(Now I want to give a heads up in saying I work more traditionally with pen and paper so I apologise if I make too many references to... Well pen and paper.)
I think the effectiveness of any technique is primarily based on the individual but it is also important to consider the purpose, time frame, energy, and knowledge you plan to have for these tools.
For people who earn major benefits from working with spaced repitition, prompts and active recall with short amounts of text, flashcard tools like Anki can be extremely effective and generally will work with everyone and is a safe option.
However this may not be the most effective if you find more worth in:
blurbing which uses active recall and works well with knowledge stored in their long term memory (which is why it is used to assess what topics has escaped your memory over a period of time) ,
summarising which transforms new knowledge into your own words (this is most effective after reading through a section in your topic to consolidate fresh knowledge that is still strong in your short term memory) ,
attempting exam questions on the specific topic you are currently studying. To focus your practice, avoid full past papers (however you can take questions relevent to your topic from the paper). You should use this as a consolidation tool to facilitate embeding what you have just learned into long term memory which is then applicable to answering your exams and scoring those sweet, high grades (which actually reduces the need for flashcards)
or just writing out all you have learned from the section you were reading from. This is similar to blurbing however it is done after the reading and retrieving knowledge from short term memory rather then before deciding on what to read and retrieving knowledge from long term memory. You can use this to go over any key information or additional points you missed on your first round and ensure it is written on your second round (or just simply mark in green pen the missed points so they stand out enough.)
Be careful! What you are trying to do is embed as much relevent information (subject specific knowledge) into long term memory that is easily accessed. It doesn't matter how many summaries or notes you have written if none of it sticks into the ol' noggin.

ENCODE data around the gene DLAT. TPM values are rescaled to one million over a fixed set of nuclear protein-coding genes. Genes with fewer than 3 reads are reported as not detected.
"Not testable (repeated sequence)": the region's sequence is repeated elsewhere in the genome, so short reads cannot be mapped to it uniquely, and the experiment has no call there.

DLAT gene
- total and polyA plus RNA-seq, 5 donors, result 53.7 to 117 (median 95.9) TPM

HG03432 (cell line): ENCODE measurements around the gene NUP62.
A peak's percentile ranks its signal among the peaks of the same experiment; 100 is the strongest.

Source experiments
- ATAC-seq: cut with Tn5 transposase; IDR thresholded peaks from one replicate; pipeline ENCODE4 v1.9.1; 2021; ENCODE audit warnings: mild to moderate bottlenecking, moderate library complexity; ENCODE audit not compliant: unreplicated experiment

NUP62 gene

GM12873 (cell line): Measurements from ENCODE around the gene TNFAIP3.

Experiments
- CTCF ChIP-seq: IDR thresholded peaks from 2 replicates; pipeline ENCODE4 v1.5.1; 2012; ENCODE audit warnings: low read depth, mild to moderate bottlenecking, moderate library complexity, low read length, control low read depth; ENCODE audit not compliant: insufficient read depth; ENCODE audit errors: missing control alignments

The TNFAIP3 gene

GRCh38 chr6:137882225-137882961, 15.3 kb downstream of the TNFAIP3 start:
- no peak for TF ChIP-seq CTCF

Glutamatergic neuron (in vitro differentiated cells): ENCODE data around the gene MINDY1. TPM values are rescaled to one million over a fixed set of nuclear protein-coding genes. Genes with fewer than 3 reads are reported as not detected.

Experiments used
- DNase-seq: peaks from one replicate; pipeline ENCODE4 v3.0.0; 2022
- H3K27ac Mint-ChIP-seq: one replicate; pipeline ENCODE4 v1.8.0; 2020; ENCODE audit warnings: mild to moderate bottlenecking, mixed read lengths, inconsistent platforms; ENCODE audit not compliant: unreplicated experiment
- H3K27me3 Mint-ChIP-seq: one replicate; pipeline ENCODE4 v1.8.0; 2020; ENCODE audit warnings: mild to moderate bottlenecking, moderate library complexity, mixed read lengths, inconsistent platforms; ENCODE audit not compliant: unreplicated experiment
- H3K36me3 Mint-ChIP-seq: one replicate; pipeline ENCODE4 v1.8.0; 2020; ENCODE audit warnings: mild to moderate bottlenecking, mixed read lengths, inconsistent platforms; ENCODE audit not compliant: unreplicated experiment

(Understanding design theory and having easy to read notes can vastly improve your results as you can steal a quick glance easily without having to spend time and energy trying to make out what you wrote - remember conserving energy and reducing the time spent is just as important as putting in effort and revising to maximise what you get out of studying! Using a bright colour that stands out from the rest of your writing can draw attention to keywords relevent to scoring marks in exams or help remember statistics. )
Like I mentioned, the techniques you choose to employ depend on: how much time and energy you want to spend with these, whether this is for last minute exam prep or starting early revision, and what knowledge you are hoping to improve (if what you need is an essay-styled answer to a question, essay plans are much better and would be too large for flashcards!). Conversely, because of the little time spent on flashcards and ease of transport (Anki being digital), they can be used as last minute revision before an exam or just a small activity during a commute - which you will do often.
However realise what is most important for these grades are your ability to work well under stressed conditions, quickly and swiftly, easily retrieve all necessary memorised knowledge, and fitness during the exam (imagine being exhausted from overwork, cramming, or all-nighters on your test!).
So all in all, what you need is to find what works for you to help you achieve the best results with the littlest effort: this means managing your energy well, allowing knowledge to consolidate and form in long term memory, filling knowledge gaps, and having experience with the exam questions to know what examiners are looking out for. Thank you.